June 2004 Archives

Mine

| | Comments (1) | TrackBacks (0)

I picked up the keys for my new flat today. Afterwards I sat alone in it for a few minutes, considering the fruits of my machinations. It's strange to think that I've never lived alone before, especially given how zealously I guard my privacy, space and time. My excuses for not doing it sooner were largely fiscal in nature, which worries me now I think about it. I dislike that money, or worries concerning it, should exert such a large influence on my life. I realise (and perhaps accept) that money is an evil inherent in the society in which I choose to live, but I suppose, at heart, I'm still hoping to find a better way.

Anyway, the flat is not home and I refuse to call it such - there's some truth to be found in the old adage of homes and hearts, and I've yet to decide where my heart doth lie. For the moment I content myself with the realisation that it's not here. But I now have a place of my own and it's mine. It's naturally a little spartan, since I've yet to move any of my possessions into it (that comes tomorrow - it's going to be a long day...), but sitting there on my bed I realised I was happy. Happy to be there and content with my new lot. I'd feared the flat would appear even smaller in real life than I'd been imagining it for the past few weeks, but no, it was just as I'd recalled. Small, but just right, somehow. Or just enough.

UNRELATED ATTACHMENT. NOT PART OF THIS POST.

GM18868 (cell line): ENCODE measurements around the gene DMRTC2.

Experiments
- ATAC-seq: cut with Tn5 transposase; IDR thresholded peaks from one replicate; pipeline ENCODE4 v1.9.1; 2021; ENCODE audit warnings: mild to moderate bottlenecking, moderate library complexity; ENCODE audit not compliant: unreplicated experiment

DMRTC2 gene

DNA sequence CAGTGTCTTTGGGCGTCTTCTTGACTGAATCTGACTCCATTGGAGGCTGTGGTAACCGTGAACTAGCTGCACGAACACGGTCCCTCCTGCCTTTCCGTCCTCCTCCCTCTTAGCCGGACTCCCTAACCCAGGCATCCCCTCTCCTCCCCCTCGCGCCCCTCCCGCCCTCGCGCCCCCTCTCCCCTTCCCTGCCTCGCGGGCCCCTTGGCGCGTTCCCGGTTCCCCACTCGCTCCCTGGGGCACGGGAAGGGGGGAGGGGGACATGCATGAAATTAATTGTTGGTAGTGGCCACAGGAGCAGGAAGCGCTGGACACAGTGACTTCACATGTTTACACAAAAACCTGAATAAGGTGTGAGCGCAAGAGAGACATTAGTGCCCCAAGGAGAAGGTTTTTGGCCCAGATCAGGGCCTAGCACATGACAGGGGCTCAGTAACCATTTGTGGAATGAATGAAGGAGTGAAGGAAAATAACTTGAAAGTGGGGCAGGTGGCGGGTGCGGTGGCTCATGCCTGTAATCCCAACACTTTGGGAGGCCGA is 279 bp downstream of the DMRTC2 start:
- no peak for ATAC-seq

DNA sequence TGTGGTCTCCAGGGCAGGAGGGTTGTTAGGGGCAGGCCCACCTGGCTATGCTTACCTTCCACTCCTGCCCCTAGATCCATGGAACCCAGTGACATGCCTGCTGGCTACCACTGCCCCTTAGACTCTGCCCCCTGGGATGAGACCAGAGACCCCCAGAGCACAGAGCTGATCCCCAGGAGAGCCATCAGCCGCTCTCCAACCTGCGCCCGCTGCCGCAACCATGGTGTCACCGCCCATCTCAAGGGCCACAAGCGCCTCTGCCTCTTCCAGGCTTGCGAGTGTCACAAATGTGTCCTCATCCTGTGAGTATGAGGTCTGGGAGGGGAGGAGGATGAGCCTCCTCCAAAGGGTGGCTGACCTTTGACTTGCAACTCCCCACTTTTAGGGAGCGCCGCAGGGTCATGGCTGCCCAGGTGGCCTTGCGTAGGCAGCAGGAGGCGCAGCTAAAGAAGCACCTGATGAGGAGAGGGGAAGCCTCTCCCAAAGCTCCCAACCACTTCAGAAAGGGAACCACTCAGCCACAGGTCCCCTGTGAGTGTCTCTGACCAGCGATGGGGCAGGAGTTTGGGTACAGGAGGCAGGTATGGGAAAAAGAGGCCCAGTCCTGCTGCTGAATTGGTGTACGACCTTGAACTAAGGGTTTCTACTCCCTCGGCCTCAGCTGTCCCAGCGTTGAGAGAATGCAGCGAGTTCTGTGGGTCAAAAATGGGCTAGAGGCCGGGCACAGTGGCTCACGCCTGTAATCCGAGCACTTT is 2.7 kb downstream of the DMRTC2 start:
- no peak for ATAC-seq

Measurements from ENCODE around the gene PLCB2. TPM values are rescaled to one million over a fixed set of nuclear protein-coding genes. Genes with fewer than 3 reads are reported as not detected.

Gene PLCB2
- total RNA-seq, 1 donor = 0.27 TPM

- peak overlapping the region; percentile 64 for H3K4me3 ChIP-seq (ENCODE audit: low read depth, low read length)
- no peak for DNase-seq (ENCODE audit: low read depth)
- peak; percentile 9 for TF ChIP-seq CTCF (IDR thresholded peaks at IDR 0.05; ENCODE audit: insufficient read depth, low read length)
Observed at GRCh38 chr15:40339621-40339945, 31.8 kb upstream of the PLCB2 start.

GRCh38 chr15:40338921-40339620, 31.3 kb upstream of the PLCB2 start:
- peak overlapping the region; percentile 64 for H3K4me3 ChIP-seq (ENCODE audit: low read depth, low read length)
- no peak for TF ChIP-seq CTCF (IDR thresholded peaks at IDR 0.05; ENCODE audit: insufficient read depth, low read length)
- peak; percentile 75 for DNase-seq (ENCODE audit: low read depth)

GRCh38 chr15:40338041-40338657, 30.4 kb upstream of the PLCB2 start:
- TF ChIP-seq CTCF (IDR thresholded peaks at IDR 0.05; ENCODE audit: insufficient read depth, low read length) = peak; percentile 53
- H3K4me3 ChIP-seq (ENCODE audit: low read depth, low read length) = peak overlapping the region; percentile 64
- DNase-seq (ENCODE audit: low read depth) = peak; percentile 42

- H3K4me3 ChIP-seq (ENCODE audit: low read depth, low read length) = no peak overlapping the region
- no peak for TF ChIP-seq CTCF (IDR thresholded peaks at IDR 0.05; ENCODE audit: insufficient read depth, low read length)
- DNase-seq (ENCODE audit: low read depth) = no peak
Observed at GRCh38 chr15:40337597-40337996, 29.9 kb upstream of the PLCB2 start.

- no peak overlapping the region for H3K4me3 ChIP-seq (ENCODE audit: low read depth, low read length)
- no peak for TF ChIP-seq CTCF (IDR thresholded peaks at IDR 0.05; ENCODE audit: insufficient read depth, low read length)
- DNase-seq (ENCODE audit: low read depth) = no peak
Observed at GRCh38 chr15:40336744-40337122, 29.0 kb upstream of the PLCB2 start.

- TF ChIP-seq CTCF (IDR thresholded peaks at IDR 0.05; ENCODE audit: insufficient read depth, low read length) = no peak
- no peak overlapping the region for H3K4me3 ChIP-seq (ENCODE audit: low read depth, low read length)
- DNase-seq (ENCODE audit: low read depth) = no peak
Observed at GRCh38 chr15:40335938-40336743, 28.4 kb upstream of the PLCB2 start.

I've been unable to have a phone line installed yet, due to a few minor - though thoroughly irritating - annoyances with the lettings agency, but I hope to have things sorted out early next week. Until then however, my blog postings may be a little sporadic.

Promise you'll miss me.

We want information

| | Comments (0) | TrackBacks (0)